Tomorrow Never Dies

Plot hole: In the final showdown, when Bond is fighting with Stamper, the girl is wrapped in a chain hanging from a crane and dropped in the sea. After the boat blows to bits, the chain continues to hang down even though there's nothing holding it. It even keeps hanging after Bond's swum down to untie her. What's keeping it there? Do all stealth battleships come with buoyant chains? With both arms at least partially free, why doesn't she just climb back up the chain?

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Factual error: As Bond is preparing for the HALO skydive, he is warned that he has to freefall for 5 miles and without oxygen he will be asphyxiated. However, he jumps from a non-pressurised aircraft. Surely when the back hatch opened, the other people standing around would either also start to suffocate or be sucked out.

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Revealing mistake: In the scene with the helicopter chasing them down the street, apart from the fact that the rotors should catch on something and hurl the machine into a wall, when it finally hits the wall at the end, the pilot and crew quite clearly become about 4 crash-test dummies. This wouldn't be so bad if it weren't for the fact that they are unpainted and all sit in their seats looking straight ahead with their hands in their laps while they are driven into a wall. You'd think they could have at least posed the arms over their faces or SOMETHING!

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More mistakes in Tomorrow Never Dies

Trivia: After Teri Hatcher's character has been murdered, James Bond (Pierce Brosnan) shoots dead her killer (Vincent Schiavelli). When he does so, the expended bullet cartridge ejects very, very quickly and hits Brosnan squarely on the forehead.

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Trivia: Michelle Yeoh did as many of her own stunts as she was allowed to in this movie (that is her climbing around on the front of that bike). This was partly because they couldn't find a stuntwoman as small as she is.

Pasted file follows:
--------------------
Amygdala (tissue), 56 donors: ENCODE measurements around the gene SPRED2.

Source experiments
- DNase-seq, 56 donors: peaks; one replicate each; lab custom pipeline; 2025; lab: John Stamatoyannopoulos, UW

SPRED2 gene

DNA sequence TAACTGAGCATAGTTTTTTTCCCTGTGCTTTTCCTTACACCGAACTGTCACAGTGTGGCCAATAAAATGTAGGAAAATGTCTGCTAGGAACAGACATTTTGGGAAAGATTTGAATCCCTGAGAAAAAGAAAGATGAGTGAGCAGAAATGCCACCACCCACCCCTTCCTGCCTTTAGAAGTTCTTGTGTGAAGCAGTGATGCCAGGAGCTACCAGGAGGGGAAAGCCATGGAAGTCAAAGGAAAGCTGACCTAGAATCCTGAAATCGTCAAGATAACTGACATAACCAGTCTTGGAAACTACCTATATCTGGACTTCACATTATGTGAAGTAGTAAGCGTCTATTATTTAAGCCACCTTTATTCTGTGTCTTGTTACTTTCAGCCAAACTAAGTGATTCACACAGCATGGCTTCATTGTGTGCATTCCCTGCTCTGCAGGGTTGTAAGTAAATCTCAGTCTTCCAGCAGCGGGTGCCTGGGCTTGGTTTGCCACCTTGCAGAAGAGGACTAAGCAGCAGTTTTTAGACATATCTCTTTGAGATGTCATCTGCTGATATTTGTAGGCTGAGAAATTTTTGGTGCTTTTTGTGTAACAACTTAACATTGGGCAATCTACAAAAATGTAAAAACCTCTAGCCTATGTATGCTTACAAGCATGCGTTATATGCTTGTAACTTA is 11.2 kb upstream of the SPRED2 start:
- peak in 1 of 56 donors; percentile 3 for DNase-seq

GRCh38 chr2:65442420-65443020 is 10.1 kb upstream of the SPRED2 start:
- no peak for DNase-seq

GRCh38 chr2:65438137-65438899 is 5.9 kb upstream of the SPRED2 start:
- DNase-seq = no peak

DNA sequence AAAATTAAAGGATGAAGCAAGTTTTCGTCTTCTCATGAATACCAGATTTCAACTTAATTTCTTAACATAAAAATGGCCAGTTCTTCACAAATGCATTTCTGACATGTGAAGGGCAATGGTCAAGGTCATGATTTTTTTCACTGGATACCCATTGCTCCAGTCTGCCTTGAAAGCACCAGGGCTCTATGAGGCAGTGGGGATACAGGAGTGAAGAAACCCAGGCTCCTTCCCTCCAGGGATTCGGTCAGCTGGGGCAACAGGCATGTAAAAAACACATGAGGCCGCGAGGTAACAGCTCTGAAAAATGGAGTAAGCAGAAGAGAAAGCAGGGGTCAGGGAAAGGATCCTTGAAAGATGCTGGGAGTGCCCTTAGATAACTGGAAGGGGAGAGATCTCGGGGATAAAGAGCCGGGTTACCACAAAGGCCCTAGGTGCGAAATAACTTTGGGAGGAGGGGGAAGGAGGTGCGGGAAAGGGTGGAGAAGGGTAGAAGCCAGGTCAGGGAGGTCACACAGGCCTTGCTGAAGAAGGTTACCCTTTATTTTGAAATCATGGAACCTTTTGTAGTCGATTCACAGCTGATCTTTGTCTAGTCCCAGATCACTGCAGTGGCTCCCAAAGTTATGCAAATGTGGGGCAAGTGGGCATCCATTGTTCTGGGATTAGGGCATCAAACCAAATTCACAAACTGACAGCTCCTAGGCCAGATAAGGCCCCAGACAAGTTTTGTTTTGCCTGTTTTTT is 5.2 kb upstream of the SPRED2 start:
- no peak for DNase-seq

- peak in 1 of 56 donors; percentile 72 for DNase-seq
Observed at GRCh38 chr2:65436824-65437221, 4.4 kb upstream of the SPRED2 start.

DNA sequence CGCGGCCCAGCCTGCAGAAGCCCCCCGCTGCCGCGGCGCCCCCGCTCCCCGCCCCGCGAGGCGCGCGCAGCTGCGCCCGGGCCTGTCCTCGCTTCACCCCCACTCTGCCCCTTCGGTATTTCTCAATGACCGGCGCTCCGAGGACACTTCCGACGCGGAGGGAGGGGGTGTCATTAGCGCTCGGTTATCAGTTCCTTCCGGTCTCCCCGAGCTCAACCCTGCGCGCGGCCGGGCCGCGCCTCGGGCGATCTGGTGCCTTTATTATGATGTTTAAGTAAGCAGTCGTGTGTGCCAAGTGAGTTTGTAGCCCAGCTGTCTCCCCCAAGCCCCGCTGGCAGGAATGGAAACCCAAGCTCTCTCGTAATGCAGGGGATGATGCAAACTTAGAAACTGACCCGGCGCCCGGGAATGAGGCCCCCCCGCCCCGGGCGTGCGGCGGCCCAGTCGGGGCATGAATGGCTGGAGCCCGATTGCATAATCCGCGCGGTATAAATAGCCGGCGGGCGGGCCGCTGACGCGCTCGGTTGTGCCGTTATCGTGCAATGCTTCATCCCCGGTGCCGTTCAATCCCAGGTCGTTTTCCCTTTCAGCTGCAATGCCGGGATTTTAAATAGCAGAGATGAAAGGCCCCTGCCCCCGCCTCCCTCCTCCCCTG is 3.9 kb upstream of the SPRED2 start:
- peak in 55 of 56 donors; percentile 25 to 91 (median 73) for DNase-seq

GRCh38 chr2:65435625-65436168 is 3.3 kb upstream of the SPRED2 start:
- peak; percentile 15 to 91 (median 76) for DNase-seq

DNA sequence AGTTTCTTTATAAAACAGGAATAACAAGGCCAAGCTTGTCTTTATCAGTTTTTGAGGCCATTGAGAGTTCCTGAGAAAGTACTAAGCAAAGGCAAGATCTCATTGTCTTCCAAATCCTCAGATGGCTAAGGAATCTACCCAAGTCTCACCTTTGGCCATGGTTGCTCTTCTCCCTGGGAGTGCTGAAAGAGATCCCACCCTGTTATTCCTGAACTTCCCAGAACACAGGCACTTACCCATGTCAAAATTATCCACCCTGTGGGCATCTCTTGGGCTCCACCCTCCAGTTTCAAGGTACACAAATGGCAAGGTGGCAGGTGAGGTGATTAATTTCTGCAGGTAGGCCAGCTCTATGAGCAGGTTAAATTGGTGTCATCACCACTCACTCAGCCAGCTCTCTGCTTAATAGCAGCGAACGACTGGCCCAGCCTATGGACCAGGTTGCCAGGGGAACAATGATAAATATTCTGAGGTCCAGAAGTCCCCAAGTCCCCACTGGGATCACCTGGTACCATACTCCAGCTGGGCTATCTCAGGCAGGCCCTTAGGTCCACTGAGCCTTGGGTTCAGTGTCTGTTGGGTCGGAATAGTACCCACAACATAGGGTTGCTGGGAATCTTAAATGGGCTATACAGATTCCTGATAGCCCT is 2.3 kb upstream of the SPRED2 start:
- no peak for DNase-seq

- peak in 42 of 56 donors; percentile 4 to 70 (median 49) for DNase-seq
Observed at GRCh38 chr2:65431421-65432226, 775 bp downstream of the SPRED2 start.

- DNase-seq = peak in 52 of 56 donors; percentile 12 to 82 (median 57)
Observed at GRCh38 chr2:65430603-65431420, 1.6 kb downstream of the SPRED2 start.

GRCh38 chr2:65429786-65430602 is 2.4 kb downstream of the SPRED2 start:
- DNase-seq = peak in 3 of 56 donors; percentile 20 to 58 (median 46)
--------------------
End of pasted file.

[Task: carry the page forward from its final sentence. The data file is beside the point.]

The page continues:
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Trivia: Teri Hatcher was three months pregnant when she filmed her scenes - she took the part to fulfil her then-husband's ambition to be married to a Bond girl .

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More trivia for Tomorrow Never Dies

Question: From the way it is portrayed in the movie, it looks like Bond & Wai Lin just head straight for the stealth boat once they spot it. They come at it from the front. I don't see why they would do that. Even if the surveillance guy wasn't paying attention (there's no way Bond could've known that), shouldn't someone on the bridge be able to see the dingy approaching straight at it? It would've made more sense to me if Bond waited for the ship to pass and then come from behind or the sides.

Chosen answer: It's getting dark by this point - Bond and Wai Lin are dressed in black in a dark coloured boat. Anyone looking out of the window would be looking down towards them - they wouldn't be able to pick them out against the sea.


Question: When Bond ejects the guy, strangling him into the underside of the jet flying above, why exactly does the latter jet end up exploding?


Chosen answer: According to the script, the other jet is hit by the two heat-seeking missiles it had previously fired, although that's not very clear in the film and it looks like it explodes when hit by the co-pilot.


Question: In the first minutes of the movie, Bond is using the ejection seat of an Albatross L-39 ZA. He is ejecting his enemy only (in the back seat, who wants to strangulate him), not himself (Bond in the front seat). So far so funny. But the whole procedure looks strange to me. First of all the switch he uses to trigger the ejector - as far as I know the standard procedure for this is to pull double loop handles which are beside a pilot's leg or over his head. And second, is it really possible to activate an ejection seat of someone else without triggering your own ejector? The pilot can just eject the co-pilot and vice versa? What is that good for? I can't imagine one single situation where this can be useful. And of course in the movie the canopy breaks only over the ejected pilot's seat, not over the seat where Bond sits. As far as I know that is not possible, because the canopy is made of one single part.


Chosen answer: The brochure for the L-39 has a photo of an ejector seat test which shows the pilot remaining in the plane while only the rear seat and canopy section are ejected. The plane's data sheet says that simultaneous ejection of the pilots is actually prevented by a blocking system. You're right about the trigger though - Bond unlocks the ejection system with the switch on the console, but the ejection is actually triggered by a double firing handle on the seat pan.


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